Thanks to madam Mayura’ beauty bath we were late by an hour . Bid farewell to Raj as he had to leave for Sillgury while Nima, Mayura , Tshering and Myself proceeded on our way to Gurudongmar with our driver Budul Lachenpa. The road upto Thangu is quite winding as it skirts the valley giving us good views of the waterfall ridden land with pretty rhododendrons and melodious birds. As one rides to the lake one can literally see the change in terrain from the temperate oaks and conifers, to the alpine shrubs, to the barren Tibetan desert. Our drive brought back fond memories of my trip to Ladakh, the barren mountains with the most amazing shades of red, brown and green standing beside snow clad mountains ornate with stunning hanging glaciers. The first thing I felt as I stepped out of the jeep was a tinge of dizziness due to the lack of oxygen reminding me that I was now standing at 17,100 feet.
The lake is a pearl in the desert and has a spell bounding beauty. It is the largest lake in Sikkim and is considered a very holy one by the Buddhists and Sikkimese alike. Legend has it that Guru Padmasambhava crossed this lake when he went to Tibet in the 8th century. On the shore of the lake you see all around stones which have been piled one on top of another (mostly four to five stones), like a pagoda called Lapse, this is to ward of the evil spirits and bring peace and harmony in the valley. Recently a footpath has been built around the entire lake, which supposedly takes around an estimated three hours to walk.
On our way back we took a brief halt at Chopta valley where there is a yak breeding centre, from where we proceeded to Thangu. Over here I had my first glass of Tibetan tea which I was over zealous to taste, as I wondered how tea with butter and salt would taste. My verdict was a mixed one and in anyways I was to get used to drinking tea with salt very soon. Thangu is the summer residence of the Lahenpa herders as during this time of the year they get their yak, sheep and goats to the green meadows of this valley. There was once a time when the entire village would migrate over here being nomadic tribes, but with changing times most people have settled down in Lachen. The flowering meadows were inviting us for a walk amongst their beauty , to which we readily obliged. Our driver Budul was quite an expert on flowers and had a good knowledge about them and identifies quite a few varieties of rhododendrons, primulas and wild flowers for us. The path meandered through the meadows and led us to the Chopta chu (stream) cutting right across it. The water had carved some amazing rock formations creating some spectacular light effects. Relaxed by the stream for some time before we left to go back and return to Lachen.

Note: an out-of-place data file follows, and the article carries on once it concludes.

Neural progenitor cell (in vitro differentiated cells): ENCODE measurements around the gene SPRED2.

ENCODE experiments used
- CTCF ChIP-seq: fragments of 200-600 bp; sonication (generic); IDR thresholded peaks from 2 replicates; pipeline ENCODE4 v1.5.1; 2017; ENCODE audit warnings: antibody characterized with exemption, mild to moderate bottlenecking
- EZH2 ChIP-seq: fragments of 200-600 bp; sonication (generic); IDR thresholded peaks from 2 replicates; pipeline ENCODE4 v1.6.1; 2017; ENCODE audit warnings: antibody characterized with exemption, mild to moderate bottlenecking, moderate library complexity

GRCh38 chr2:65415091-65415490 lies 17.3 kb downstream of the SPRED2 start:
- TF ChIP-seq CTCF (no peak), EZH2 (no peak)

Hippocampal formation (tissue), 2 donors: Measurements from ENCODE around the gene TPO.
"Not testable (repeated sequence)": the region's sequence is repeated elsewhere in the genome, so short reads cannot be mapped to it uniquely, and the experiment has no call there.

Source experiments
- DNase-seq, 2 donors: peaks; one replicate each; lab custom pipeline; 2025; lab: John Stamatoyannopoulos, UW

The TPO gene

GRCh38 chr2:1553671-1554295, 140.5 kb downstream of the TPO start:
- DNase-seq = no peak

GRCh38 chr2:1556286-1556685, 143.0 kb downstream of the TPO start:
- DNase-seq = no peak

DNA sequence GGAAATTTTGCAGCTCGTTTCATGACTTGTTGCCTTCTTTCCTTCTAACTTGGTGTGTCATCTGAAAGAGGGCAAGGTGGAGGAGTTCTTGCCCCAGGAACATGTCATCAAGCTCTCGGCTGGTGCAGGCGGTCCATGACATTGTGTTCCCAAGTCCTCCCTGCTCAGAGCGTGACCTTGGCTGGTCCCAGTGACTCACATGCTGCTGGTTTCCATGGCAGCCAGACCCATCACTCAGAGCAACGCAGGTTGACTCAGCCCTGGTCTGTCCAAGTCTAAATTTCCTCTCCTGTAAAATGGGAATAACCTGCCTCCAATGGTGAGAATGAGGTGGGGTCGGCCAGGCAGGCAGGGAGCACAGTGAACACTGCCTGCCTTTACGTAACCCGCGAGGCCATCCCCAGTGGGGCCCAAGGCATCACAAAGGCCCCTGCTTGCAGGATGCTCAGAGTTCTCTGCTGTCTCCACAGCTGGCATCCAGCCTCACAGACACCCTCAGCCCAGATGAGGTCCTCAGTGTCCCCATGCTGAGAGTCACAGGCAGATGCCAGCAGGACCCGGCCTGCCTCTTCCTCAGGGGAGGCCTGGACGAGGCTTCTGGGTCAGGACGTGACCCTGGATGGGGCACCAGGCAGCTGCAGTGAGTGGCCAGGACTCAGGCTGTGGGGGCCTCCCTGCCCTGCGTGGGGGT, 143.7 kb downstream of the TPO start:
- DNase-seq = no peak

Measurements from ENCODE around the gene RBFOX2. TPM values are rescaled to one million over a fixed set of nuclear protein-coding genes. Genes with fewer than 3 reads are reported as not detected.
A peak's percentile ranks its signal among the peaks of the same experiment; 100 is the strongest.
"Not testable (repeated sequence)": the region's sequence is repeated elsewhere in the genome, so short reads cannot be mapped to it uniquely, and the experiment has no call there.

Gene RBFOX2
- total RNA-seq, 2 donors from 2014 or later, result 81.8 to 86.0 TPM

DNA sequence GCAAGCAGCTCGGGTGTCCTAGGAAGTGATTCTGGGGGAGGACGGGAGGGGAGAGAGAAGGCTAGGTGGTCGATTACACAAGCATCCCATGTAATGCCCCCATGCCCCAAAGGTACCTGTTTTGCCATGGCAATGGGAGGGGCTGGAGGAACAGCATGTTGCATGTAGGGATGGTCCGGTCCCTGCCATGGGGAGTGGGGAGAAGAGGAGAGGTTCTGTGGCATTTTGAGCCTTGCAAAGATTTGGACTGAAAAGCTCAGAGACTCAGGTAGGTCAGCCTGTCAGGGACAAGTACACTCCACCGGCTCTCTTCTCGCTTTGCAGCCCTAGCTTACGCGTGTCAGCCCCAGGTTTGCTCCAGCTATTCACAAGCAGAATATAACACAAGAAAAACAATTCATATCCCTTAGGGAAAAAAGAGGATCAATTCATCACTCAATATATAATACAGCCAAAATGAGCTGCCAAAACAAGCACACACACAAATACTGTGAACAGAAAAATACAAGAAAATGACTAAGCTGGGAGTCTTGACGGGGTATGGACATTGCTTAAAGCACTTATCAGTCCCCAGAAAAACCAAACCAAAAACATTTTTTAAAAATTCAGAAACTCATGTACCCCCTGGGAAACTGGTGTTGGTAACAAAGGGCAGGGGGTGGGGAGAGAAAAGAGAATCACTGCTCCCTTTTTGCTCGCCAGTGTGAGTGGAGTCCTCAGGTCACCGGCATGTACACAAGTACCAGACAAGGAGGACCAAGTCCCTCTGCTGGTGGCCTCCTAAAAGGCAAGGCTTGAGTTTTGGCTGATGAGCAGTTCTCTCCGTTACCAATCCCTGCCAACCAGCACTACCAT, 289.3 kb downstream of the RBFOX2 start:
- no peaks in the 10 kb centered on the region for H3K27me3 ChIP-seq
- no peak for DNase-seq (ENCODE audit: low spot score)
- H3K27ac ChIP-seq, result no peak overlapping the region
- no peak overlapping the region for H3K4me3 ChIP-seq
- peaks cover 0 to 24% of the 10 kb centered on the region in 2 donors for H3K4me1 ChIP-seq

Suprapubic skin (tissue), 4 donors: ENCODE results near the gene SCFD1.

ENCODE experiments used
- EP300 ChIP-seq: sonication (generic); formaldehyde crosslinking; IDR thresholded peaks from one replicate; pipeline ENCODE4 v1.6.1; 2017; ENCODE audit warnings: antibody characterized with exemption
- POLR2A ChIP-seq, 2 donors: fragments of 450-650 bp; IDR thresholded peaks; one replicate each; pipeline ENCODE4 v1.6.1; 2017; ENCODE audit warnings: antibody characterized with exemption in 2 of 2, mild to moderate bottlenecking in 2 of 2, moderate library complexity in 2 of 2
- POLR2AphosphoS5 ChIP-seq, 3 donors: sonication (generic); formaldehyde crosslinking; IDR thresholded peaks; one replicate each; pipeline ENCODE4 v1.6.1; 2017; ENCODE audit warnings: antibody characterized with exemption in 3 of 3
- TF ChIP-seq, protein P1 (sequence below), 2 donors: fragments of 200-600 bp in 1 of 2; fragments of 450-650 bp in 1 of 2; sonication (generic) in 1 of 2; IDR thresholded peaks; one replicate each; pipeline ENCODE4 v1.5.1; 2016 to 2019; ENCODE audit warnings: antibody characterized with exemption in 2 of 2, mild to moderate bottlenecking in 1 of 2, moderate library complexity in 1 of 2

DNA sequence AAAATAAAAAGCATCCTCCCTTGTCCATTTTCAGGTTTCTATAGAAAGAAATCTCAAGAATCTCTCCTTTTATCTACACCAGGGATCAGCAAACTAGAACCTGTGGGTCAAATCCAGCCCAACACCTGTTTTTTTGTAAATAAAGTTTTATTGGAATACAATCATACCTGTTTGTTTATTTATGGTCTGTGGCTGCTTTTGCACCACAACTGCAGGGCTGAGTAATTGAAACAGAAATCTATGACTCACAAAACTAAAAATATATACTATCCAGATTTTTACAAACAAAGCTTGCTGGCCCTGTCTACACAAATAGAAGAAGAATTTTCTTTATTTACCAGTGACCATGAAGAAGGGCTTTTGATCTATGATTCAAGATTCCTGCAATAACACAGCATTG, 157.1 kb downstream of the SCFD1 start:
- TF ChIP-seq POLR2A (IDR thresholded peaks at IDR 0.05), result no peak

The entire area near Thangu was covered with flowers giving an appearance of a grand flower basket. I was lost in this dreamy world when all of a sudden I find that Budul had taken a sort of a detour and we were driving on a mud road. He got us to some rustic village covered in clouds, where horses roamed about freely. This was the village of Talem, which somehow seems to have been lost in time. The houses over here are more than a 100 years old, made of mud and timber. There was an amazing tranquility to this place and for a few movements it appeared that I had actually traveled back in time. But a single honk from Budul awoke me from my dreamy state as we returned back to Lachen from a most exciting and enthralling day.